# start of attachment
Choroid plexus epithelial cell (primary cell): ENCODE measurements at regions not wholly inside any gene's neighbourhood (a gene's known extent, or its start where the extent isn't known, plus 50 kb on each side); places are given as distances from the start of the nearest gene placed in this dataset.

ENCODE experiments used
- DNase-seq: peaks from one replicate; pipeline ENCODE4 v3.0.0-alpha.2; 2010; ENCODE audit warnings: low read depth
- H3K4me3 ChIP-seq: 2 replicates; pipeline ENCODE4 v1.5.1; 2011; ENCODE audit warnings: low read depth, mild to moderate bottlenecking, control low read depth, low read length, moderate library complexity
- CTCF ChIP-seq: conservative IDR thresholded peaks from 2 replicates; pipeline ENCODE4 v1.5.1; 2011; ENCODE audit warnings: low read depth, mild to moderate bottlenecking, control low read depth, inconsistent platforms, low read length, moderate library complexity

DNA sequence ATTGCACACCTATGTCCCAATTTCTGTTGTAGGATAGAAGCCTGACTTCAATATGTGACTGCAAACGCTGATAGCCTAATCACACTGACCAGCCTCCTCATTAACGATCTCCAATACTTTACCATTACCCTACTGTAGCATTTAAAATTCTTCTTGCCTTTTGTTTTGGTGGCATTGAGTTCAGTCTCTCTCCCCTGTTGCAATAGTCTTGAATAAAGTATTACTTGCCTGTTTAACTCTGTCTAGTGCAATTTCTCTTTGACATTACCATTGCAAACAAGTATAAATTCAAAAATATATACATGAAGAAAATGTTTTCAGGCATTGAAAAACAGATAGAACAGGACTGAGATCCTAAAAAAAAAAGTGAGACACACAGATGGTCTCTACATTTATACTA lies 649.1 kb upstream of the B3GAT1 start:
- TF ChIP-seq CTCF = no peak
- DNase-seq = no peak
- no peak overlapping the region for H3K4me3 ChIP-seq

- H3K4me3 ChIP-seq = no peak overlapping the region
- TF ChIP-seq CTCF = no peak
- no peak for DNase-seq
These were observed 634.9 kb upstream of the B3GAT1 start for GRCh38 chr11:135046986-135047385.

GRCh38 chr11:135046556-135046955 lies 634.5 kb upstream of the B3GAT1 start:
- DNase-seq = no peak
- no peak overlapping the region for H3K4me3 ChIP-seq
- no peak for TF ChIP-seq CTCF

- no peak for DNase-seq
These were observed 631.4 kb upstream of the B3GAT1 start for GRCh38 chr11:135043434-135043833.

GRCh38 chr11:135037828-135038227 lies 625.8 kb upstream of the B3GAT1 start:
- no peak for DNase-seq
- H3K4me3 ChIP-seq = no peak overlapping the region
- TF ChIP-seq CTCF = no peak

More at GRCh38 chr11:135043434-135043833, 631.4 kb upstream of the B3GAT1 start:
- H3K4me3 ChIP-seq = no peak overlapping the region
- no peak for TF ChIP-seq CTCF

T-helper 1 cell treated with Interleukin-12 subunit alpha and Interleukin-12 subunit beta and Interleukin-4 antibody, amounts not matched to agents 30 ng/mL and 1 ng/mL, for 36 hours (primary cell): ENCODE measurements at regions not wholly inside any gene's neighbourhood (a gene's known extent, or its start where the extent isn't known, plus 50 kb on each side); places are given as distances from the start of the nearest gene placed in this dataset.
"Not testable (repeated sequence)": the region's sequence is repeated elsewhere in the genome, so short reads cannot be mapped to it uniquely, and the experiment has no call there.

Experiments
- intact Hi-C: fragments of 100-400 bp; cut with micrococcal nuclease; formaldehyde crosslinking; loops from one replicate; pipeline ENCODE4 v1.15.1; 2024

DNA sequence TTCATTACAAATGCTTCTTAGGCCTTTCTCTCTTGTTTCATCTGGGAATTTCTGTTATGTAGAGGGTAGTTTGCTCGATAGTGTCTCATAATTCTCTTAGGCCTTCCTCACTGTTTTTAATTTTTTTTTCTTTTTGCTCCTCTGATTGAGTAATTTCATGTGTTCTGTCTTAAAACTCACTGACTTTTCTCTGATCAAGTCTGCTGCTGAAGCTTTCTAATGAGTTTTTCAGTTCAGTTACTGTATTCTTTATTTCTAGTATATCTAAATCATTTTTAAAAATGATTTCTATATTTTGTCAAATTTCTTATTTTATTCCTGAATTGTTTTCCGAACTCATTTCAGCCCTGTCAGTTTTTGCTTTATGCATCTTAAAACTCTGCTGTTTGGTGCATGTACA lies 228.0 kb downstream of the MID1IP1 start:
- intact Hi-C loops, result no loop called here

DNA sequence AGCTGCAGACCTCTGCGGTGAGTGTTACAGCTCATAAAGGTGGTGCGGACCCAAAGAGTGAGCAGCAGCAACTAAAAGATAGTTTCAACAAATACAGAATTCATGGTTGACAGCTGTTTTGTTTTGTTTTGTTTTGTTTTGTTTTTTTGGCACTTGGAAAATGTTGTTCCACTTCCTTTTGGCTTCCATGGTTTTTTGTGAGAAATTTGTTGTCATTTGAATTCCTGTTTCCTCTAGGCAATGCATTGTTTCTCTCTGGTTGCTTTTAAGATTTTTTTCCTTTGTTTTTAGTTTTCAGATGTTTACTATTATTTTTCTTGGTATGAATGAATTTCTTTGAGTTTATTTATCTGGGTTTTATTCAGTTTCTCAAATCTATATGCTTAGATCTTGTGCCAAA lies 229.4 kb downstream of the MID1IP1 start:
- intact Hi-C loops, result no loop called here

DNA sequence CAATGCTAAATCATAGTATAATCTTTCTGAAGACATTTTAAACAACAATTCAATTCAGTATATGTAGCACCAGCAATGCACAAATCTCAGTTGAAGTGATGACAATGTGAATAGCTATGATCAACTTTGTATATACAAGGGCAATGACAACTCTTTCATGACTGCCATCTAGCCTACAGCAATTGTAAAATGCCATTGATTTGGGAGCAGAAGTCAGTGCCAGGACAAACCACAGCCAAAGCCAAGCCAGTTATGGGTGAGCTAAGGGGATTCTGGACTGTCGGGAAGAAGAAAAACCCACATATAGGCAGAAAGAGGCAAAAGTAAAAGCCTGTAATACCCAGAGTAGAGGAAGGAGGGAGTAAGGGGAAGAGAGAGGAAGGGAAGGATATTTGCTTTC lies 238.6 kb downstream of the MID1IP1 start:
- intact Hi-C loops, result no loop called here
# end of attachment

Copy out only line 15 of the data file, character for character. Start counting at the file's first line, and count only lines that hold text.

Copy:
- DNase-seq = no peak